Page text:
Other farms we visited were quite different: the Phoenix cooperative is a biodynamic 13 acres eco-village, with a vegetarian restaurant, guest rooms, classrooms and a school, based on a mix of Confucius and Rudolf Steiner’s’ teachings; the Green Prosperity farm is a government subsidised cooperative with 335 members that makes use of new technologies (like “organic” fiber dust) to grow crops ecologically in greenhouses, claiming to be more productive and cost effective (but still at an experimental level). And finally “Shared Harvest”, managed by Shi Yan and her husband, the hub for the CSA movement in China. It now employs 25 new farmers mostly graduates of the agricultural faculty of Renmin university. The farm activities provides food and activities for 500 families, four groups of parents from local schools, and organic clubs and restaurants in Beijing. Painted on the front wall of the main building is a phrase that says it all: “Who is your farmer? Where does your food come from?”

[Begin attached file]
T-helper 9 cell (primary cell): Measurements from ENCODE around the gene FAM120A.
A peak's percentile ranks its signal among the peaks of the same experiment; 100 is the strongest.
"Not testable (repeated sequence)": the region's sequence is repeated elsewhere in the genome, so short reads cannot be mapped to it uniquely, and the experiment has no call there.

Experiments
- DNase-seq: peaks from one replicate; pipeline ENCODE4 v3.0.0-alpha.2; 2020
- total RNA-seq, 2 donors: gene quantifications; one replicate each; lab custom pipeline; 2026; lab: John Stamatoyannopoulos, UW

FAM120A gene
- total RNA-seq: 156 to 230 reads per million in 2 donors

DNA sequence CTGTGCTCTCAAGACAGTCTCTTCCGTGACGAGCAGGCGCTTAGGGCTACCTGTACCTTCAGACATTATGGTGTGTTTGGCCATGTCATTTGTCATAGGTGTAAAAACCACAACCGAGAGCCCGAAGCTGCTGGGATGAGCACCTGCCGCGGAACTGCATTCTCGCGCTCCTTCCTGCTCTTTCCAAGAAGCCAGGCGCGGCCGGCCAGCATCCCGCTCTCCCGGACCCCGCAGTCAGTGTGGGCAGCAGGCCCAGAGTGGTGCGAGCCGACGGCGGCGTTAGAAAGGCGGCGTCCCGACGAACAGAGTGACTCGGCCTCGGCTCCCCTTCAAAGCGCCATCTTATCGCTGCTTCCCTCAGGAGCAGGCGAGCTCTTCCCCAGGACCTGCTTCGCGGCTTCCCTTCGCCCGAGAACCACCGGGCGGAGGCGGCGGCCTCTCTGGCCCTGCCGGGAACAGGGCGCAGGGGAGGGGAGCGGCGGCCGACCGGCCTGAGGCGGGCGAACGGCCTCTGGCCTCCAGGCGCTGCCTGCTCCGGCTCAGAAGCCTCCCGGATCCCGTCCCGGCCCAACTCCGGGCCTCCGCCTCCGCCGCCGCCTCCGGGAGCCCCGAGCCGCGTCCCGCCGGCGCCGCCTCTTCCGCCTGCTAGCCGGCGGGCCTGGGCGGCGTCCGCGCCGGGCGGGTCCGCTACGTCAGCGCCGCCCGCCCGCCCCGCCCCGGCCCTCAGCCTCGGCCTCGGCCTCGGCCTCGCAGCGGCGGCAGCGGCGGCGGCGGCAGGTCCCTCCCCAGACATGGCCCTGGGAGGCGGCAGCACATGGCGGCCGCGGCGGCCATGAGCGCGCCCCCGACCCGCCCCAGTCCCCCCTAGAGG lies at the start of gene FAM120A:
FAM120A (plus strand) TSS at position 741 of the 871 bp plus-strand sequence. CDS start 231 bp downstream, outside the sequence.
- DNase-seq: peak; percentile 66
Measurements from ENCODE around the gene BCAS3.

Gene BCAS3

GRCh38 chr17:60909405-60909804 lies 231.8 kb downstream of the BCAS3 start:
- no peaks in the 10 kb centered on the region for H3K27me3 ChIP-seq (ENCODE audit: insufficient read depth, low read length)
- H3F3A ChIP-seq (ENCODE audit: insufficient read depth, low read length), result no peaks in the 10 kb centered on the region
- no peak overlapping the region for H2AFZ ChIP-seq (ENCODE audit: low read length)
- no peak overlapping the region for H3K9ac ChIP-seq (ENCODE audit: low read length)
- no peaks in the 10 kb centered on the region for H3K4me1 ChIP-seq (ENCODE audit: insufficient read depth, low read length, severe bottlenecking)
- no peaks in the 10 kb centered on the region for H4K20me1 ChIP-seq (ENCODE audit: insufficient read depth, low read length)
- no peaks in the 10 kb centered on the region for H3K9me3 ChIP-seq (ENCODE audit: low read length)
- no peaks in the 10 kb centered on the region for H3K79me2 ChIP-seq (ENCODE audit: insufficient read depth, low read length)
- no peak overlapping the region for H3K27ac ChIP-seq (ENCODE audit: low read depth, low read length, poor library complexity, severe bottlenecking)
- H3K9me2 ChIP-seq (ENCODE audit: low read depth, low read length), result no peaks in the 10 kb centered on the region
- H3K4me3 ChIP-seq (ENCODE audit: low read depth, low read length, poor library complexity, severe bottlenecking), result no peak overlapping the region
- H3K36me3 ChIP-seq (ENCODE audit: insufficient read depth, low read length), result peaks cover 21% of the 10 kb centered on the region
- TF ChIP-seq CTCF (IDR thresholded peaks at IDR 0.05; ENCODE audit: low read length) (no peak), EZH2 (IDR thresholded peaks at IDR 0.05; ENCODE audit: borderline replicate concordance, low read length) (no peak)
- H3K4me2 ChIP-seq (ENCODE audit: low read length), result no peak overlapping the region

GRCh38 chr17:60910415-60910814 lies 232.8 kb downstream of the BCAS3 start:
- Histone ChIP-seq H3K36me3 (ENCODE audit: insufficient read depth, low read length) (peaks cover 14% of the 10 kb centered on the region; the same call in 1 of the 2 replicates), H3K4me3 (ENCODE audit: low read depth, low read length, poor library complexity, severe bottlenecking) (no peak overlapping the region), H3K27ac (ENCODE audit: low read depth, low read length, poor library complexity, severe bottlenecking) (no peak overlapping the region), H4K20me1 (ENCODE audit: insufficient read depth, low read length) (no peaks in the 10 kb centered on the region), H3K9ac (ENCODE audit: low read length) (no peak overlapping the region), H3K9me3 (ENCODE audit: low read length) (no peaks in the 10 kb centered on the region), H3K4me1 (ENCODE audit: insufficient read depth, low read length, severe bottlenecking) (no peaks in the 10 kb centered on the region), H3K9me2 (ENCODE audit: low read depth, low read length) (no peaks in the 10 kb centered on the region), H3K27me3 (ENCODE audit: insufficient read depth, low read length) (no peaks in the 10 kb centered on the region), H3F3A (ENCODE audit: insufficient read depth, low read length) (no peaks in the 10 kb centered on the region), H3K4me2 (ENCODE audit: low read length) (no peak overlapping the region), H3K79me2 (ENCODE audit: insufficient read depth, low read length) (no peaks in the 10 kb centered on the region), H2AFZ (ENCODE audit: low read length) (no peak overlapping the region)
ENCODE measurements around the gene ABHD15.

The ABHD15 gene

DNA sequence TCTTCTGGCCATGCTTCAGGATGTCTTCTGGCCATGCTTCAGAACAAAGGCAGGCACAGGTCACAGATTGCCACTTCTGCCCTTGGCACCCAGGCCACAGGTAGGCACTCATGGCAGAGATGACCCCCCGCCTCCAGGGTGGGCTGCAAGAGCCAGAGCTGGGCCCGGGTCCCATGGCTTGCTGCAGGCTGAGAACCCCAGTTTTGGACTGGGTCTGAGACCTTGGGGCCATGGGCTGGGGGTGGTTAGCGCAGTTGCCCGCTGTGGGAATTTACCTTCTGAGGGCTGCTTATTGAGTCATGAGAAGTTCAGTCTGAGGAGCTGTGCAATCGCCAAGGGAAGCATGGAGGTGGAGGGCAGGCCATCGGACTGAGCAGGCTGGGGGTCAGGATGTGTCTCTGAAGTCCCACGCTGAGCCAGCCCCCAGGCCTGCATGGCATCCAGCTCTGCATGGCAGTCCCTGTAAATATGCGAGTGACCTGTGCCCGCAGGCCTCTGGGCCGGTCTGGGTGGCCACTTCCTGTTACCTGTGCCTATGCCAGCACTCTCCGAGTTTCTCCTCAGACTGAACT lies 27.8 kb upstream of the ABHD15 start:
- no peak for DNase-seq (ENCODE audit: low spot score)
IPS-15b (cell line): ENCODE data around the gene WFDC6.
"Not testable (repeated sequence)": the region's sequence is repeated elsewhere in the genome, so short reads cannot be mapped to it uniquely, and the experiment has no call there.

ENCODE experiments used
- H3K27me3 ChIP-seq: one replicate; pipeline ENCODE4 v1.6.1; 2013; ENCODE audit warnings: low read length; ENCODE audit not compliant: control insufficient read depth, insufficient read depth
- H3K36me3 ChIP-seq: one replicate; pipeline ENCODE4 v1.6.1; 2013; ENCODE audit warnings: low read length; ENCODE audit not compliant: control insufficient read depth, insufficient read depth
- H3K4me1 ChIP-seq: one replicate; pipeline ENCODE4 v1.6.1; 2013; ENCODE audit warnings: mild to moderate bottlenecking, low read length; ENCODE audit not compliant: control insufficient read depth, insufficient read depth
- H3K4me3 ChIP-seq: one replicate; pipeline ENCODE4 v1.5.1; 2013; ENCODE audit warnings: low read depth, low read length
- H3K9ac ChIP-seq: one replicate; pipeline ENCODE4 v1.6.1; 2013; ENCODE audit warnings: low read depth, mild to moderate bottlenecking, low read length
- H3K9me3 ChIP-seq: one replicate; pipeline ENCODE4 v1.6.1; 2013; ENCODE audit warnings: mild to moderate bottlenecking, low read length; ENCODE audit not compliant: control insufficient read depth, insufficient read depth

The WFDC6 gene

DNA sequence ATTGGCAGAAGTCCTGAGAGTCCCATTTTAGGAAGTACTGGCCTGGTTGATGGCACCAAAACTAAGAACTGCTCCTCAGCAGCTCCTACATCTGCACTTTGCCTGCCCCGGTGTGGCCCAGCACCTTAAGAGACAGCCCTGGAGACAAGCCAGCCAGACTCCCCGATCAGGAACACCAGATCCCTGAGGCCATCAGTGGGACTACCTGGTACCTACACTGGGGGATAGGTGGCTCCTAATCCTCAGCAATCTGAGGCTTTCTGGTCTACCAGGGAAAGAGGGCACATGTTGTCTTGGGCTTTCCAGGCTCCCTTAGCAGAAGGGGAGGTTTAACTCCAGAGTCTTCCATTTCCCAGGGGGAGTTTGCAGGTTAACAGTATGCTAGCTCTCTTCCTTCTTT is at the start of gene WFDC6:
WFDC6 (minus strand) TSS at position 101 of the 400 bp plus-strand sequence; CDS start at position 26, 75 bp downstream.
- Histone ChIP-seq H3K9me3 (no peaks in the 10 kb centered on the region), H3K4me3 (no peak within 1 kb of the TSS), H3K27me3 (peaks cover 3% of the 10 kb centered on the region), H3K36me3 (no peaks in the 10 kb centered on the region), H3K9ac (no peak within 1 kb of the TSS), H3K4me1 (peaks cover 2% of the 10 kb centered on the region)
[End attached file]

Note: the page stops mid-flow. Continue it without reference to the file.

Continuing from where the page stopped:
The International Conference itself was a really rich and useful networking event, alternating plenary and more theoretical sessions with workshops on many practical issues. The program revolved around the following issues: (Day 1) Earth care, regenerating the soils; (Day 2) People care, regenerating farming: a new generation of peasants; (Day 3) Fair Share, regenerating the economy. This last part, in particular, was developed around Urgenci’s alliances where Solidarity Economy and RIPESS had a strategic space. “As social movements”, Urgenci affirms, “we work together, and support one another to change the system and build alternatives. The two pillars of Urgenci are Food Sovereignty and Solidarity Economy. These are joined through Agroecology. Our key allies, Via Campesina, and RIPESS are the main global networks that represent these two pillars and our joint work in building alternative food systems, connecting farmers to markets and supportive policy at national and global level”.